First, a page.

What is the most challenging part about creating art for you?
All the little demons in my head that continually question the value and worth of what I’m doing! It can be incredibly hard to overcome at times. It’s a weird way to make a living for sure!
Just getting started on a piece can be a crisis of self-doubt but it’s just something you have to push through. Over the years I’ve tried to not second guess myself so much, to just “do stuff”- even if it’s doesn’t work out, it’s another step towards being the artist you hope to be some day.
It’s less on an issue in my sketchbook, which is probably why my Moleskine is a bit of a lifesaver. I don’t need to question or justify (to myself) anything that happens in there. Anything goes. I’d recommend a sketchbook to anyone!
I’m really stoked with “Invocation”. It’s quite a simple composition but one I struggled with for a long time. The face in particular, she must have about 10 different faces and heads in there somewhere. I’d finish the painting, then look at it a week later and I was never happy with the pose and the expression. I finally nailed it in a late night unplanned session. There’s also a few places in that painting where I tried really hard to not over-paint it.
It’s always a balancing act but I’m most happy when there’s an unplanned energy to the stroke. Her hair, her dress at the bottom, some of the flowers, there are a few marks that were totally unplanned, the remains of wiping paint off with a crusty rag, smudging things around, marks that I really like. It was also the first of the two largest oil paintings I’ve done, so there was a little trepidation, and a real sense of achievement when it was finished and I was happy. ~ Craww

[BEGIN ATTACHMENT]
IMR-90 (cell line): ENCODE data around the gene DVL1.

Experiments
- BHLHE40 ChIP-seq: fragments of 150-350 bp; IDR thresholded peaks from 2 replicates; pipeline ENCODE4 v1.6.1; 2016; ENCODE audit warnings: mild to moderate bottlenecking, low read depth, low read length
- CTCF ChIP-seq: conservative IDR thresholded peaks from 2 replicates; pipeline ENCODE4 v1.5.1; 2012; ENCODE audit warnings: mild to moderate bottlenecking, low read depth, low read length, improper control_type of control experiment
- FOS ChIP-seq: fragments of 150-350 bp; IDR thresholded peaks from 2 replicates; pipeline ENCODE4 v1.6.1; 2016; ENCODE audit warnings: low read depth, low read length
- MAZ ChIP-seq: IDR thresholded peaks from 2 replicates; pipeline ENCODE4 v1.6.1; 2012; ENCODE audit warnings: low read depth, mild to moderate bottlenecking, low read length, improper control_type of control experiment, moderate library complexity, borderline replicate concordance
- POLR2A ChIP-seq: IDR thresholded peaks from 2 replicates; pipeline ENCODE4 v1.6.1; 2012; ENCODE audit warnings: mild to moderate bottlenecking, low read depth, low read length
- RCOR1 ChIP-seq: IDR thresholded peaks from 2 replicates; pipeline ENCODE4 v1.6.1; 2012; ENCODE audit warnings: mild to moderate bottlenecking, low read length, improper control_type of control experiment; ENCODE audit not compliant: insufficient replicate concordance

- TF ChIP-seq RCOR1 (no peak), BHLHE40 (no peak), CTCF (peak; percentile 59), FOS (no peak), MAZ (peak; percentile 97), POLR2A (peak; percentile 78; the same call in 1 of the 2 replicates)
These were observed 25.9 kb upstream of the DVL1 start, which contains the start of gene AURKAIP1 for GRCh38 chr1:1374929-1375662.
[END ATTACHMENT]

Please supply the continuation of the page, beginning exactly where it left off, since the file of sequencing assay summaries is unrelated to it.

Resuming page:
Did you do formal study in the Arts? Did you find it helpful or a hindrance?
No formal education in Arts. I failed art in high school, but went on to work in advertising and graphic design. I think that has helped me indirectly and helps me find a balance and narrative flow in the composition of my work.
I think no formal education in art has probably helped me more than anything. I’ve found my own way of working that’s born as much from what I can’t do as what I can. If something isn’t working, I’ll find my way around it, probably in the wrong way but one that works for me.
I don’t know, I never had any training so I don’t know what I missed, but I feel my ignorance has helped me develop my own style!
Who is your biggest Art Throb and why?
There can’t be an answer to that, or rather there will likely be a different answer any day of the week.
There’s a whole world of amazing art out there. Hundreds of years of art, millions of people creating art, famous artists throughout history and people I’ve never heard of that I stumble across on Instagram. It’s impossible to narrow it down to one Art Throb, and also maybe a little limiting.
Or maybe I just haven’t found my art throb yet.
Also check out Patrick Shillenn’s [Arch Enemy Arts] previous interview with CRAWW – INTERVIEW: OC -VS- CRAWW, A SPECIAL EDITION OF OPEN CALL [A long form conversation with Craww, in which they discuss art, fear, uncertainty, Final Fantasy, the Super Bowl, getting a late start at an arts career, and other pressing matters.]